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Messaging Mapper

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When integrating applications using messaging, the data inside a message is often derived from domain objects inside the integrated applications. If we use a Document Message, the message itself may directly represent one or domain objects. If we use a Command Message, some of the data fields associated with the command are likely to be extracted from domain objects as well. There are some distinct differences between messages and objects. For example, most objects rely on associations in the form of object references and inheritance relationships. Many messaging infrastructures do not support these concepts because they have to be able to communicate with a range of applications, some of which may not be object-oriented at all.

How do you move data between domain objects and the messaging infrastructure while keeping the two independent of each other?

Create a separate Messaging Mapper that contains the mapping logic between the messaging infrastructure and the domain objects. Neither the objects nor the infrastructure have knowledge of the Messaging Mapper's existence.

The Messaging Mapper accesses one or more domain objects and converts them into a message as required by the messaging channel. It also performs the opposite function, creating or updating domain objects based on incoming messages. Since the Messaging Mapper is implemented as a separate class that references the domain object(s) and the messaging layer, neither layer is aware of the other. The layers don't even know about the Messaging Mapper.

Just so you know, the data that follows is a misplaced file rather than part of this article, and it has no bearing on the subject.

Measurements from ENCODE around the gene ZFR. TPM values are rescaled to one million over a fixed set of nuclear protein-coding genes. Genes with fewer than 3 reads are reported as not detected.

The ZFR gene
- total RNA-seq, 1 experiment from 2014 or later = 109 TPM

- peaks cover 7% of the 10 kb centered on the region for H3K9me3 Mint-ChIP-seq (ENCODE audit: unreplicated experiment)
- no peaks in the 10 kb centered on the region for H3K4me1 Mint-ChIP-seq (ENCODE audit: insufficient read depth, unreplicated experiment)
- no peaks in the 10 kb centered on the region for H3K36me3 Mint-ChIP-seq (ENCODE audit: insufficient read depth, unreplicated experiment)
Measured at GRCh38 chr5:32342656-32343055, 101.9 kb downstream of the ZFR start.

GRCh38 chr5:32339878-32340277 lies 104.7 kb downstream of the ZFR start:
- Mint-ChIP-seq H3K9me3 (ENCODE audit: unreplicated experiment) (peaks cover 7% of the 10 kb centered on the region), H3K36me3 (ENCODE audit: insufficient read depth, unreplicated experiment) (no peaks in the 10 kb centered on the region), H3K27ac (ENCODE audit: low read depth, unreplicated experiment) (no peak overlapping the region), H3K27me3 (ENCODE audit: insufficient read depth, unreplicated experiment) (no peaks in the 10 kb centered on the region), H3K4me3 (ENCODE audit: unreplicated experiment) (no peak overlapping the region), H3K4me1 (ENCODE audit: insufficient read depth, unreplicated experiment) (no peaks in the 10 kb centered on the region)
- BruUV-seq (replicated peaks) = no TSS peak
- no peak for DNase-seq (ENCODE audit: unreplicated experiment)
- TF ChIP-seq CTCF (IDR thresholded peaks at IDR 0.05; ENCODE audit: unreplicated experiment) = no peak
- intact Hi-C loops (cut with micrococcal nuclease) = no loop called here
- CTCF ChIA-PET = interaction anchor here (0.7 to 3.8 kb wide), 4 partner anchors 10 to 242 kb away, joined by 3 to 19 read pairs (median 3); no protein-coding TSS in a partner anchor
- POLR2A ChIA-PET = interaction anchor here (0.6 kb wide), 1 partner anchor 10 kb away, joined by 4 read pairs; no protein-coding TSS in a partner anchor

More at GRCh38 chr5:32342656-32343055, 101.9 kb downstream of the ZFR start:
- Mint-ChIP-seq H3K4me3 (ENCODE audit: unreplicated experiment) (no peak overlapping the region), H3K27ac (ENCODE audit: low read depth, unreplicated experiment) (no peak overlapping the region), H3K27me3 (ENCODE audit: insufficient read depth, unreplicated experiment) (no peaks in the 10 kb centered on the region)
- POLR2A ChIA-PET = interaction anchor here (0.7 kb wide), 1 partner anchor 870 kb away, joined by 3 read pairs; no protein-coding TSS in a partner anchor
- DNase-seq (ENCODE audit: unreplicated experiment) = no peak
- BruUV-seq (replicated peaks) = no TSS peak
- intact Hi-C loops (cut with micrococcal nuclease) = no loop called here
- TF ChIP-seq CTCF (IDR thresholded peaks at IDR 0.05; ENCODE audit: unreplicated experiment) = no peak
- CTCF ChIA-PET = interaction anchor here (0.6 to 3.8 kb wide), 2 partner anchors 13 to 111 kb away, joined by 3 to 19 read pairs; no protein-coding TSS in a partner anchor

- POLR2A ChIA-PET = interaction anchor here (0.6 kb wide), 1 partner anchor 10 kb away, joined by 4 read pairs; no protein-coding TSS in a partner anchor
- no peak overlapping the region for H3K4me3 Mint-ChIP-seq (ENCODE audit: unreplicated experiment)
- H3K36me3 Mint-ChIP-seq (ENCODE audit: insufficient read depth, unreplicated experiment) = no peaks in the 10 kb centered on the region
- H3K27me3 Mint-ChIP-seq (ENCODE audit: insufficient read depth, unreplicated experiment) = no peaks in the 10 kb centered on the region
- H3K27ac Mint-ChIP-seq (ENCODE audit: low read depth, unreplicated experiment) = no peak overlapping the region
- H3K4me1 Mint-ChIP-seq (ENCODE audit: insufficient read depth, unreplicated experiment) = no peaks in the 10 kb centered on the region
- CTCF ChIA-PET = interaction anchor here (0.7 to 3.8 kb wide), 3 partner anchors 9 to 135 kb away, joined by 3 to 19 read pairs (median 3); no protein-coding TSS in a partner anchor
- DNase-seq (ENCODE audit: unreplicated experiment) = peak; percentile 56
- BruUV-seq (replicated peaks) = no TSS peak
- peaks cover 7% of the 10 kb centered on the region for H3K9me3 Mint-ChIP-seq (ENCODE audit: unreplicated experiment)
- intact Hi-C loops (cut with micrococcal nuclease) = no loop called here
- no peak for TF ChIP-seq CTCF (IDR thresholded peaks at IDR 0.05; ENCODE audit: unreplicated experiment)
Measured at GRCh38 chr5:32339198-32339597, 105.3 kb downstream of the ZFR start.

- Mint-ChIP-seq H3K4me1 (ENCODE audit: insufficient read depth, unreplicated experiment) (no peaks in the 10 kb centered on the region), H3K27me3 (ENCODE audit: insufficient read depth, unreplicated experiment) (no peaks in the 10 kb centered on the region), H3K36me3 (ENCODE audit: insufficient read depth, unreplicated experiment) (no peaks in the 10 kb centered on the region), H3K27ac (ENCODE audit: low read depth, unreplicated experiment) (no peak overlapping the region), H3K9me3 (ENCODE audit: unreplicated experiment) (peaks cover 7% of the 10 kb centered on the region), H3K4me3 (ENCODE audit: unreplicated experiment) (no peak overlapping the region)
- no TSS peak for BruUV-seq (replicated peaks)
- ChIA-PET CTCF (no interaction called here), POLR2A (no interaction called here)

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Related patterns: Aggregator, Canonical Data Model, Command Message, Document Message, Message Router, Message Translator


Enterprise Integration Patterns Find the full description of this pattern in:
Enterprise Integration Patterns
Gregor Hohpe and Bobby Woolf
ISBN 0321200683
650 pages
Addison-Wesley
Creative Commons License Parts of this page are available under the Creative Commons Attribution license. You can reuse the pattern icon, the pattern name, the problem and solution statements (in bold), and the sketch under this license. Other portions of the text, such as text chapters or the full pattern text, are protected by copyright.

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Table of Contents
Revision History
Preface
Introduction
Solving Integration Problems using Patterns
Integration Styles
File Transfer
Shared Database
Remote Procedure Invocation
Messaging
Messaging Systems
Message Channel
Message
Pipes and Filters
Message Router
Message Translator
Message Endpoint
Messaging Channels
Point-to-Point Channel
Publish-Subscribe Channel
Datatype Channel
Invalid Message Channel
Dead Letter Channel
Guaranteed Delivery
Channel Adapter
Messaging Bridge
Message Bus
Message Construction
Command Message
Document Message
Event Message
Request-Reply
Return Address
Correlation Identifier
Message Sequence
Message Expiration
Format Indicator
Interlude: Simple Messaging
JMS Request/Reply Example
.NET Request/Reply Example
JMS Publish/Subscribe Example
Message Routing
Content-Based Router
Message Filter
Dynamic Router
Recipient List
Splitter
Aggregator
Resequencer
Composed Msg. Processor
Scatter-Gather
Routing Slip
Process Manager
Message Broker
Message Transformation
Envelope Wrapper
Content Enricher
Content Filter
Claim Check
Normalizer
Canonical Data Model
Interlude: Composed Messaging
Synchronous (Web Services)
Asynchronous (MSMQ)
Asynchronous (TIBCO)
Messaging Endpoints
Messaging Gateway
Messaging Mapper
Transactional Client
Polling Consumer
Event-Driven Consumer
Competing Consumers
Message Dispatcher
Selective Consumer
Durable Subscriber
Idempotent Receiver
Service Activator
System Management
Control Bus
Detour
Wire Tap
Message History
Message Store
Smart Proxy
Test Message
Channel Purger
Interlude: Systems Management Example
Instrumenting Loan Broker
Integration Patterns in Practice
Case Study: Bond Trading System
Concluding Remarks
Emerging Standards
Appendices
Bibliography